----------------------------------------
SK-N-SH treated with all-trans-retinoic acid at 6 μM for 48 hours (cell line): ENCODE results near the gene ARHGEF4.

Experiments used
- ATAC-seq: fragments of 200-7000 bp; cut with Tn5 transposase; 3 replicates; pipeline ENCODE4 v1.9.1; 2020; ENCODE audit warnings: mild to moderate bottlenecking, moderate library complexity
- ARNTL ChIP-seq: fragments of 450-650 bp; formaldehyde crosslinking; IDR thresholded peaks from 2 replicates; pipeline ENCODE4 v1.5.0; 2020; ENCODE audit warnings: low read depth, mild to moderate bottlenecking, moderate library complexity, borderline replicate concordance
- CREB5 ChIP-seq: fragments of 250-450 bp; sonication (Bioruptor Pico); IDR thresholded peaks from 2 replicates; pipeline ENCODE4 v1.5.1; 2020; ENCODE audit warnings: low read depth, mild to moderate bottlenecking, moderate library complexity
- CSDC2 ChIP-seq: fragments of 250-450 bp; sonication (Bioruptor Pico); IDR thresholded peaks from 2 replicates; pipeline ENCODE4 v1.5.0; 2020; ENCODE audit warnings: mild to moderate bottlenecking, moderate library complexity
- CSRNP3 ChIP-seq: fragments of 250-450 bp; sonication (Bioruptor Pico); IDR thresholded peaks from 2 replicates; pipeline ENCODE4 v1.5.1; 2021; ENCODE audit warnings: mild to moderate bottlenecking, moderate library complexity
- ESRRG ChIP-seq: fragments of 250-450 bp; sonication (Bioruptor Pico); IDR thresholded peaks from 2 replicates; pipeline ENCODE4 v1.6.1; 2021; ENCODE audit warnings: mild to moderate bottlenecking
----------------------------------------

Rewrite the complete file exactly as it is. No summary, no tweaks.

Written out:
SK-N-SH treated with all-trans-retinoic acid at 6 μM for 48 hours (cell line): ENCODE results near the gene ARHGEF4.

Experiments used
- ATAC-seq: fragments of 200-7000 bp; cut with Tn5 transposase; 3 replicates; pipeline ENCODE4 v1.9.1; 2020; ENCODE audit warnings: mild to moderate bottlenecking, moderate library complexity
- ARNTL ChIP-seq: fragments of 450-650 bp; formaldehyde crosslinking; IDR thresholded peaks from 2 replicates; pipeline ENCODE4 v1.5.0; 2020; ENCODE audit warnings: low read depth, mild to moderate bottlenecking, moderate library complexity, borderline replicate concordance
- CREB5 ChIP-seq: fragments of 250-450 bp; sonication (Bioruptor Pico); IDR thresholded peaks from 2 replicates; pipeline ENCODE4 v1.5.1; 2020; ENCODE audit warnings: low read depth, mild to moderate bottlenecking, moderate library complexity
- CSDC2 ChIP-seq: fragments of 250-450 bp; sonication (Bioruptor Pico); IDR thresholded peaks from 2 replicates; pipeline ENCODE4 v1.5.0; 2020; ENCODE audit warnings: mild to moderate bottlenecking, moderate library complexity
- CSRNP3 ChIP-seq: fragments of 250-450 bp; sonication (Bioruptor Pico); IDR thresholded peaks from 2 replicates; pipeline ENCODE4 v1.5.1; 2021; ENCODE audit warnings: mild to moderate bottlenecking, moderate library complexity
- ESRRG ChIP-seq: fragments of 250-450 bp; sonication (Bioruptor Pico); IDR thresholded peaks from 2 replicates; pipeline ENCODE4 v1.6.1; 2021; ENCODE audit warnings: mild to moderate bottlenecking